Zandari, a three-day showcase festival across 10 venues in the Hongdae area of Seoul, will host 120 acts from across Korea and overseas this year.
Among them is Koncept, a US rapper relatively new to the local scene. With three albums under his belt, he was invited to play two shows here in November, but as word got around, he was asked to play more shows and stay longer. In June he released his fourth album with Sony Music Asia. The title -- “14 Hours Ahead” -- reflects his sudden relocation and the time difference between Seoul and New York.
Koncept was joined by artists from local hip-hop labels AOMG and VMC, and he is working on new material with the labels’ rappers, as well as Cycadelic, Hi-Lite and Just Music.
His relationship with Sony is somewhat open, he says, enabling him to reach a similar deal for a new album on VMC -- one of two he is currently working on.
But it’s onstage where he feels most at home.
“I love what I do, so my favorite thing to do in the world is perform. So when I perform I put everything into it, all my heart and all of my passion into my performance,” he said. “So coming to a Koncept show, you are going to hear the passion I have for the music and the love I have for the music and everybody that came to see me.”
And in his downtime, the rapper plans to use the festival to find some fresh sounds.
“What I am excited about is just learning about some new artists and seeing some people that I haven’t heard of before,” Koncept said. “My plan is to go every day and check out a bunch of different venues and a bunch of different acts.”
The group has played Zandari before, and drummer and vocalist Lee Chung-mok played last year, helping out for fellow Busanites Say Sue Me on the drums.
The album’s name translates as “Sea of Stars,” but Lee dislikes the "‘90s emo" connotations of the English translation.
“Hopefully, the album sounds nothing like that. I hope it sounds like vocals, electric guitar, bass, and drums playing in a small room with a lot of energy ebbing and flowing. That's basically what it is,” Lee said.
He means it literally: The album was mostly recorded live, with only a few parts overdubbed. Lee said this took a lot of takes, but he preferred the approach.
“It's probably more work, but it's more fun than overdubbing everything,” he said. “And sometimes you end up with nice surprises. You can't compete with musicians playing together. It's more like documenting something that happened in that way.”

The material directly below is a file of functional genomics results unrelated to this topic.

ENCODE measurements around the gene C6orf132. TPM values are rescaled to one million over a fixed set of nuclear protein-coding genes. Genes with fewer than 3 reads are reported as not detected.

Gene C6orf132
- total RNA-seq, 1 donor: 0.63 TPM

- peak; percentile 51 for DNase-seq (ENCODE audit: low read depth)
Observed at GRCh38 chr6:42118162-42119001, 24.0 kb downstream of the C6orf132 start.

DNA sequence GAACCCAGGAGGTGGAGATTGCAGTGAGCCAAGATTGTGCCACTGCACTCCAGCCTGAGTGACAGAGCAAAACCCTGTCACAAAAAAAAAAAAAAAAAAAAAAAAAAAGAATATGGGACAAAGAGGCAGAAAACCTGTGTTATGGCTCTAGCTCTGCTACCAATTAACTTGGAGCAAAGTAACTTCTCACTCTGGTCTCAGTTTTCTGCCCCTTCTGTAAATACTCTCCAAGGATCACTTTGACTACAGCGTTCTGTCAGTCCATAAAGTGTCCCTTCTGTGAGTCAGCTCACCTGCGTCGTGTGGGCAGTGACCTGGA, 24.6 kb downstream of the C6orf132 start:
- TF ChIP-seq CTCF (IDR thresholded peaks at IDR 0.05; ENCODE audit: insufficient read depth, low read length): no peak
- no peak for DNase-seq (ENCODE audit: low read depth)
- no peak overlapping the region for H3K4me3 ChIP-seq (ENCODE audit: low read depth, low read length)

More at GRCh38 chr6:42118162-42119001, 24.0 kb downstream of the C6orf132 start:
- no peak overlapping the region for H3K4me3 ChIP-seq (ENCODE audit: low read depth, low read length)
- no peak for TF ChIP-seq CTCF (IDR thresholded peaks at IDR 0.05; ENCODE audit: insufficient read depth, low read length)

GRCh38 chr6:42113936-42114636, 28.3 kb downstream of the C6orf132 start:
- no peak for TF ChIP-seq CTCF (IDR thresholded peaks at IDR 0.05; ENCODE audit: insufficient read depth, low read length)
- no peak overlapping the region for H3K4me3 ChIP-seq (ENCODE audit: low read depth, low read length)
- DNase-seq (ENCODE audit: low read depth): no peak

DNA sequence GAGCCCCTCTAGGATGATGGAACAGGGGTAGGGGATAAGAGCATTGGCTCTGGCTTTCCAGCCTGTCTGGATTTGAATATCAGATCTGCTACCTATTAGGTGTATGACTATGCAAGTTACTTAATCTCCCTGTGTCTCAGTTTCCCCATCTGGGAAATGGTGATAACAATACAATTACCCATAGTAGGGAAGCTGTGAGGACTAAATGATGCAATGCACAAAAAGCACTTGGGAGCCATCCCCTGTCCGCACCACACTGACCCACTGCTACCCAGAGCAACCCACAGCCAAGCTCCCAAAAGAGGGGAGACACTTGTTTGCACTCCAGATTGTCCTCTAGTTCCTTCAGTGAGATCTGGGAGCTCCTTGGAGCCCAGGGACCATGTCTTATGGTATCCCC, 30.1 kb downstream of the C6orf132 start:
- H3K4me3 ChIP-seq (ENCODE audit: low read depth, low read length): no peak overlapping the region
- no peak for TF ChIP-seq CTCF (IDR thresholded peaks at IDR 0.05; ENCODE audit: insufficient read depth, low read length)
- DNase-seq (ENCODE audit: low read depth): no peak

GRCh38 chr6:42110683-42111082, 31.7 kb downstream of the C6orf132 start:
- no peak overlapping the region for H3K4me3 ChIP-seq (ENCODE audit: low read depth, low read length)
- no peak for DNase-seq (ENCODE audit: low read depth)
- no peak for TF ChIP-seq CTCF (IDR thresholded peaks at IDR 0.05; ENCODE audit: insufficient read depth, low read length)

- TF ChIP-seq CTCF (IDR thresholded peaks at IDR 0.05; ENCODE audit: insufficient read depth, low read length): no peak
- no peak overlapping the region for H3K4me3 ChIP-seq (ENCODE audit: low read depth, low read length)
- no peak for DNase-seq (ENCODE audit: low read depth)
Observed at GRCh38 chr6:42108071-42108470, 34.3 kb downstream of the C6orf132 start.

The group has been playing a lot of shows to promote the album, with a release party Saturday, although Lee said performing was a slightly different prospect as a new father.
“I like that. Always like playing,” he said. “It's a little harder to get out of the house with a baby boy, but I have no problem with going to a show just to play and then turning around and going home. It's good exercise. And my son will have even more low quality You Tube videos of his dad smashing the drums to proudly watch.”
He’s looking forward to a bigger crowd than normal for a Seoul show and hoping to see a few new faces in the audience.
“Say Sue Me and Genius are both playing at Club Steel Face on Saturday, September 30th this time around. It'll be fun to hang out with them. It's been a while,” he says.
And when Genius is onstage? Lee says to expect volume and energy.
“My hope is that a Genius show is always different. Even if just a little. Some songs we never play the same way twice. And then some songs are just automatic. I like having both in the arsenal. It makes us a formidable army of three,” he says.
Hunter Gabriel Martinson and Caleb Joseph Russo conjure up the kind of simple, pop songs that work better in small venues than larger rock stages.
“We are a pretty chill band. We have guitar and synth mostly and then just other instruments added. So we talk a little bit between songs and just try to make a relaxed atmosphere,” Martinson told The Korea Herald.
“Relaxing and just show love to people. We like to show love,” Russo added.
“We have long hair but we are not really rock stars,” Martinson said.
The pair released an album about six months ago and have continued promoting it. Martinson describes it as a mix of love and loneliness.
“We have a few songs that are sad love songs and a lot of songs that are just about loneliness and depression,” he said.
However, Russo added, “One of our songs is about traveling and meeting new people and enjoying life.”
It’ll be the duo’s second festival, and they seem to consider themselves fortunate to play Zandari.
“We know many indie musicians here. And they have tried to get in for three years (without success),” said Russo.
“A lot of people are solo acts and that doesn’t seem to be what Zandari is looking for, so we might be lucky that we are only two people, because sometimes it feels like we’re the same person -- like a duo solo act,” he said.
Among bands they said they were looking forward to seeing were rock acts like Billy Carter and Wasted Johnny’s, as well as Aseul.
“She’s really cool. It’s a mixed between Washed Out and Crystal Castles,” said Martinson, who added he’d like to see acts that did similar music to them, such as Gunner & Smith.
“We want to see some of the slower gigs too, and maybe meeting them would be nice.”
All three acts will be playing Zandari on Sept. 30. Koncept is playing at Freebird at 8:30 p.m., Genius will be at Club Steel Face at 9 p.m., and Yoja will also be at Club Steel Face, at 7 p.m.
For a full lineup and ticketing details, visit zfesta.com.
By Paul Kerry (email@example.com)